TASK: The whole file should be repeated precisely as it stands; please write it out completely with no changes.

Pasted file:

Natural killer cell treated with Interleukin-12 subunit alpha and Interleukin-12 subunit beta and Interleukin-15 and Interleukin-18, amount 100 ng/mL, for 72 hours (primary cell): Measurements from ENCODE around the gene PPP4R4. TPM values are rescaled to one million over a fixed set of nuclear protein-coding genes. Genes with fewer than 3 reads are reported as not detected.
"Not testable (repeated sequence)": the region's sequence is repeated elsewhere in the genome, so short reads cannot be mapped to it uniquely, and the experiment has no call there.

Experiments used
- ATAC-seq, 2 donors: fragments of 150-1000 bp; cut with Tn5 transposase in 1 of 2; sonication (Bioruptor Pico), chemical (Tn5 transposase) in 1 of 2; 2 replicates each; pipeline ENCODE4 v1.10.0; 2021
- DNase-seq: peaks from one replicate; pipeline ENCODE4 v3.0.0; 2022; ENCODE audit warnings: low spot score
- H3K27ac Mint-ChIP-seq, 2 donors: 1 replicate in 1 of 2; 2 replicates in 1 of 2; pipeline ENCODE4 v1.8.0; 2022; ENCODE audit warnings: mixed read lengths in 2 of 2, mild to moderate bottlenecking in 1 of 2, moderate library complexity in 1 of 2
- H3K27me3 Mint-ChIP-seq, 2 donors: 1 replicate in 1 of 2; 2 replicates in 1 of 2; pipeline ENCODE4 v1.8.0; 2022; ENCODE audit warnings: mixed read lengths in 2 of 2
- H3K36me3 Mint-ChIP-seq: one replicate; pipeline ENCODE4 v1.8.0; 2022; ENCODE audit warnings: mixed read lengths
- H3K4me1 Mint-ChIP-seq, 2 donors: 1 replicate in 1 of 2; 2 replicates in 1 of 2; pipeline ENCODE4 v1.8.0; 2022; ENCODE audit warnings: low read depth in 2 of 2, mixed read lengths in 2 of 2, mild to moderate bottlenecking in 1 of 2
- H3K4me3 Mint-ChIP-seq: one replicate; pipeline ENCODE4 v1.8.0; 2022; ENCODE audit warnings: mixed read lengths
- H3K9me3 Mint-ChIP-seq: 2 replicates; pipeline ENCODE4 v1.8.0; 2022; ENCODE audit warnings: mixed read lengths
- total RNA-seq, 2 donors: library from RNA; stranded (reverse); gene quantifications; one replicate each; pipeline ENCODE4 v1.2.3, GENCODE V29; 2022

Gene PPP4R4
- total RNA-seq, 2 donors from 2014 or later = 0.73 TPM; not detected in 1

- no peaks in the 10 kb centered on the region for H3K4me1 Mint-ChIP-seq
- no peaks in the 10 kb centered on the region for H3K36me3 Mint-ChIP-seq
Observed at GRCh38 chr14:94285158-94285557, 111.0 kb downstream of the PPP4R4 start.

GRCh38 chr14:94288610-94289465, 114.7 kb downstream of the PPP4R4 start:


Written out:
Natural killer cell treated with Interleukin-12 subunit alpha and Interleukin-12 subunit beta and Interleukin-15 and Interleukin-18, amount 100 ng/mL, for 72 hours (primary cell): Measurements from ENCODE around the gene PPP4R4. TPM values are rescaled to one million over a fixed set of nuclear protein-coding genes. Genes with fewer than 3 reads are reported as not detected.
"Not testable (repeated sequence)": the region's sequence is repeated elsewhere in the genome, so short reads cannot be mapped to it uniquely, and the experiment has no call there.

Experiments used
- ATAC-seq, 2 donors: fragments of 150-1000 bp; cut with Tn5 transposase in 1 of 2; sonication (Bioruptor Pico), chemical (Tn5 transposase) in 1 of 2; 2 replicates each; pipeline ENCODE4 v1.10.0; 2021
- DNase-seq: peaks from one replicate; pipeline ENCODE4 v3.0.0; 2022; ENCODE audit warnings: low spot score
- H3K27ac Mint-ChIP-seq, 2 donors: 1 replicate in 1 of 2; 2 replicates in 1 of 2; pipeline ENCODE4 v1.8.0; 2022; ENCODE audit warnings: mixed read lengths in 2 of 2, mild to moderate bottlenecking in 1 of 2, moderate library complexity in 1 of 2
- H3K27me3 Mint-ChIP-seq, 2 donors: 1 replicate in 1 of 2; 2 replicates in 1 of 2; pipeline ENCODE4 v1.8.0; 2022; ENCODE audit warnings: mixed read lengths in 2 of 2
- H3K36me3 Mint-ChIP-seq: one replicate; pipeline ENCODE4 v1.8.0; 2022; ENCODE audit warnings: mixed read lengths
- H3K4me1 Mint-ChIP-seq, 2 donors: 1 replicate in 1 of 2; 2 replicates in 1 of 2; pipeline ENCODE4 v1.8.0; 2022; ENCODE audit warnings: low read depth in 2 of 2, mixed read lengths in 2 of 2, mild to moderate bottlenecking in 1 of 2
- H3K4me3 Mint-ChIP-seq: one replicate; pipeline ENCODE4 v1.8.0; 2022; ENCODE audit warnings: mixed read lengths
- H3K9me3 Mint-ChIP-seq: 2 replicates; pipeline ENCODE4 v1.8.0; 2022; ENCODE audit warnings: mixed read lengths
- total RNA-seq, 2 donors: library from RNA; stranded (reverse); gene quantifications; one replicate each; pipeline ENCODE4 v1.2.3, GENCODE V29; 2022

Gene PPP4R4
- total RNA-seq, 2 donors from 2014 or later = 0.73 TPM; not detected in 1

- no peaks in the 10 kb centered on the region for H3K4me1 Mint-ChIP-seq
- no peaks in the 10 kb centered on the region for H3K36me3 Mint-ChIP-seq
Observed at GRCh38 chr14:94285158-94285557, 111.0 kb downstream of the PPP4R4 start.

GRCh38 chr14:94288610-94289465, 114.7 kb downstream of the PPP4R4 start: